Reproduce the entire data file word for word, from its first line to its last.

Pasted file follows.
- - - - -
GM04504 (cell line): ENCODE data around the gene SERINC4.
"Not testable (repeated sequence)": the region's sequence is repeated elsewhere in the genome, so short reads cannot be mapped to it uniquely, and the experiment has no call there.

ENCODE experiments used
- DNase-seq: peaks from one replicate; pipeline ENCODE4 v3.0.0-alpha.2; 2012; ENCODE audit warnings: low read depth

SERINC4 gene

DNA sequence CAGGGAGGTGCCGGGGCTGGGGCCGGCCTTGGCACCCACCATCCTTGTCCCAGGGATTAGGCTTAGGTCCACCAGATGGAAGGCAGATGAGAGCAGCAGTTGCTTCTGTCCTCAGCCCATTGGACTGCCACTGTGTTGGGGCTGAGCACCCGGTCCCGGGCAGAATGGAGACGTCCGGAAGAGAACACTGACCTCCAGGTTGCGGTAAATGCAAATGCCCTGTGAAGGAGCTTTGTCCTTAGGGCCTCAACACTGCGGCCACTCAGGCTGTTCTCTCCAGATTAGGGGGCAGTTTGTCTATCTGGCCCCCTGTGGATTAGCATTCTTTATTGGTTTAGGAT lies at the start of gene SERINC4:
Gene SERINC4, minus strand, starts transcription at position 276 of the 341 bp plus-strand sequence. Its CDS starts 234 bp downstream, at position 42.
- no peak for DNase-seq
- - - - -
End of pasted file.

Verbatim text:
GM04504 (cell line): ENCODE data around the gene SERINC4.
"Not testable (repeated sequence)": the region's sequence is repeated elsewhere in the genome, so short reads cannot be mapped to it uniquely, and the experiment has no call there.

ENCODE experiments used
- DNase-seq: peaks from one replicate; pipeline ENCODE4 v3.0.0-alpha.2; 2012; ENCODE audit warnings: low read depth

SERINC4 gene

DNA sequence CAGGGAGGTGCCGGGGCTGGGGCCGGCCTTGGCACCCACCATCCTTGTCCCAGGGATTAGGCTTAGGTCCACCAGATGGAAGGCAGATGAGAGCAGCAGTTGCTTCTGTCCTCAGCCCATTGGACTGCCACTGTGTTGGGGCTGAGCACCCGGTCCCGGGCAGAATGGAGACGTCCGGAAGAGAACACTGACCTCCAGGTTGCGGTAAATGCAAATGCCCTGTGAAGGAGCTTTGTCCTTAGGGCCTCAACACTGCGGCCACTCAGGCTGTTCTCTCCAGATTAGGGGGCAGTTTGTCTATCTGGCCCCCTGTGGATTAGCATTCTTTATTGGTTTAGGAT lies at the start of gene SERINC4:
Gene SERINC4, minus strand, starts transcription at position 276 of the 341 bp plus-strand sequence. Its CDS starts 234 bp downstream, at position 42.
- no peak for DNase-seq